Buddenbrooks: The Decline of a Family

Buddenbrooks: The Decline of a Family

by Thomas Mann

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Product Details

ISBN-13: 9780307780959
Publisher: Knopf Doubleday Publishing Group
Publication date: 05/25/2011
Series: Vintage International
Sold by: Random House
Format: NOOK Book
Pages: 736
Sales rank: 305,039
File size: 3 MB

About the Author

John E. Woods is the distinguished translator of many books -- most notably Arno Schmidt's Evening Edged in Gold, for which he won both the American Book Award for translation and the PEN Translation Prize; Patrick Suskind's Perfume, for which he again won the PEN Translation Prize in 1987; Mr. Suskind's The Pigeon and Mr. Summer's Story; Doris Dorrie's Love, Pain, and the Whole Damn Thing and What Do You Want from Me?; and Libuse Monikova's The Facade. Mr. Woods lives in San Diego and is currently at work on a translation of Thomas Mann's The Magic Mountain.

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Buddenbrooks: The Decline of a Family 4.2 out of 5 based on 0 ratings. 11 reviews.
comett More than 1 year ago
Buddenbrooks (1901) is one of the two great works that earned Thomas Mann the Nobel Prize for Literature in 1929. It is primarily set in Mann's birthplace, the northern German city of Lubec, between the 1830s and the 1870s and spans four generations of an affluent entrepreneurial family. Three of the novel's third generation of Buddenbrooks remain with the reader for most of the novel and are pivotal to plot and the family's ultimate fate. Each differs from the other two, but all maintain a close relationship with their mother, Elizabeth Buddenbrook, with whom they frequently connect for various family functions; some happy, others not. A sister, Tony, perseveres through adversity to live vicariously through her family's social status and the successes of her father, brother, and the family's grain marketing business. But enmity characterizes the relationship between her two brothers: Christian, a ne'er-do-well playboy, consistently squanders his share of the family fortune while Thomas, the elder of the two and arguably the novel's most thoroughly developed character, as well as his generation's patriarch, is a successful businessman and local politician with an identity so intertwined with family tradition and business that he easily becomes disenchanted with his musically talented son Hannu (an only child and sole male cousin) who remains socially withdrawn and has no interest in plying the family trade. Such dynamics beg the rhetorical question: what becomes of remaining family members when those who provide nurturing or economic security pass away and sentimental or symbolic structures are sold (family home) or close down (grain business) because nobody has the wherewithal to keep things going as they were? On a concluding note, Buddenbrooks, a novel in praise of the intact family as a source of stability and security, has withstood the test of time to remain a welcome addition to any university literature course emphasizing the 19th and early 20th century novel. It will appeal most to those who enjoy fictional works focusing on social interactions and family dynamics.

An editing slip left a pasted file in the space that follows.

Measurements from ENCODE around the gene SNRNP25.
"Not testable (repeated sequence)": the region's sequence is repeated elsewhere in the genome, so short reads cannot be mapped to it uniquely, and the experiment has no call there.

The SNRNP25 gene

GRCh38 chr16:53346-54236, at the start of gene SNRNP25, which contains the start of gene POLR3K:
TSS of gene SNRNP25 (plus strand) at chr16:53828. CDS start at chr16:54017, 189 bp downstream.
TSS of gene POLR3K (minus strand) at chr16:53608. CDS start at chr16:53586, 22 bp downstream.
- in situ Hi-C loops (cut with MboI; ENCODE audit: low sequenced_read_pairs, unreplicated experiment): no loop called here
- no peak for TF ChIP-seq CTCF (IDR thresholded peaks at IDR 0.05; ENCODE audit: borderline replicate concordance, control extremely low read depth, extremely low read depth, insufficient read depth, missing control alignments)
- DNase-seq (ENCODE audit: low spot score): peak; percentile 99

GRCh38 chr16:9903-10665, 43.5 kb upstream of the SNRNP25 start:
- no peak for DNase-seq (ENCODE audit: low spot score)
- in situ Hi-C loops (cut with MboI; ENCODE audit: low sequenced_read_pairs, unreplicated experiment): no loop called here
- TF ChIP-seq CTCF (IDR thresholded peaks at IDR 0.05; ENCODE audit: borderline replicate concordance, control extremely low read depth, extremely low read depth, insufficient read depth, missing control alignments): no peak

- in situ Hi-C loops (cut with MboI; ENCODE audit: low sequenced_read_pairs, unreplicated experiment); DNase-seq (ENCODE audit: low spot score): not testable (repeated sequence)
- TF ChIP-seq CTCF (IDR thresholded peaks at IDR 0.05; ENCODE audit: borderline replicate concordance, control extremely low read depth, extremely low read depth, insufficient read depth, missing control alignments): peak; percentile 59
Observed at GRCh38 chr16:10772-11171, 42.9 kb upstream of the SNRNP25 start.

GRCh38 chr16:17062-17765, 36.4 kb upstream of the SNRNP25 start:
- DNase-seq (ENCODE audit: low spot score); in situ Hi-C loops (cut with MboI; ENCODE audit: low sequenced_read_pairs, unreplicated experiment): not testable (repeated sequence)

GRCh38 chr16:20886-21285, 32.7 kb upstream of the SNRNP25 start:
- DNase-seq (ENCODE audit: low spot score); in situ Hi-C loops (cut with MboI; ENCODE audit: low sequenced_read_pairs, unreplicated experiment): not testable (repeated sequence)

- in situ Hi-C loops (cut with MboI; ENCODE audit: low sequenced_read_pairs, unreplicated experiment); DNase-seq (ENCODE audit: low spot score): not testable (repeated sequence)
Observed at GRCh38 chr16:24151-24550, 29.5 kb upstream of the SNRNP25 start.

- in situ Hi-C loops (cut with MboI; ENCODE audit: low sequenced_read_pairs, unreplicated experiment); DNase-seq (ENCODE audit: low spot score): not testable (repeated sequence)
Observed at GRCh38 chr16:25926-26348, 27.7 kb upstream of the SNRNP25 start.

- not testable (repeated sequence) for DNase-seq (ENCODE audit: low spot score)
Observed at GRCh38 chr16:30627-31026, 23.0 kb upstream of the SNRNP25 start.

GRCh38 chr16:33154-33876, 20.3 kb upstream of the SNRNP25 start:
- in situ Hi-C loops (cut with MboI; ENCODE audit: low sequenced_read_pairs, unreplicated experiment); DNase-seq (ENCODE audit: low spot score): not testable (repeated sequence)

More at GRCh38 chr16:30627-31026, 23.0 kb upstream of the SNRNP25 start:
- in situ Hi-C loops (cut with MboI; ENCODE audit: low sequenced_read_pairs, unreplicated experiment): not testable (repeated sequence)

Guest More than 1 year ago
This is the first novel from Thomas Mann, and what a novel. It is something quite astonishing, that he received the nobel prize basically because of this novel (although he got it almost twenty years later). It is not Thomas Mann's best, but it is a true classic of the XXth century. The novel follows the decadence of the Buddenbrooks family, from their peak to its dissapearance. The main characters are the three kids we meet in the first part of the novel (Toni, Thomas and Christian). They have to learn the rules to maintain their status, even if they take their loves away, their pride, and even, their love for live. Toni learns that her idilic romance is nothing but a lie, which cannot be carried. Christian is never able to find himself in a world, where his brother is usefull and commands the destiny of the family. And Thomas is unable to run the family business with ease. These conditions join a new set of conditions to make business (as the XIXth century comes to an end, 'new moneys' begin to appear and to change the way of making business). When Thomas thinks that his getting a place in the local government is a big sign of everlasting prosperity, he is unable to see how far is the control of the world from the politics 'per se'... it is more and more the world of politics being controlled by economic power. And his economic power decreases day by day. One has to marvel at the beauty in certain passages, such as Toni romance in Travemünde (which is located in Lübeck), the depiction of one day in the life of a decadent, Thomas realization that he is not only linked to his own family, but to the whole world. Thomas Mann's great use of irony allows the reader to read further the lines... to pass the romantic, tragic or comedic tone of certain passages and be able to connect them to a broader range of relations: society, politics, emotional life, psychology, literature and art. I love this book. Not as much as The Magic Mountain, or Doctor Faustus... but I love it more than any contemporary novel.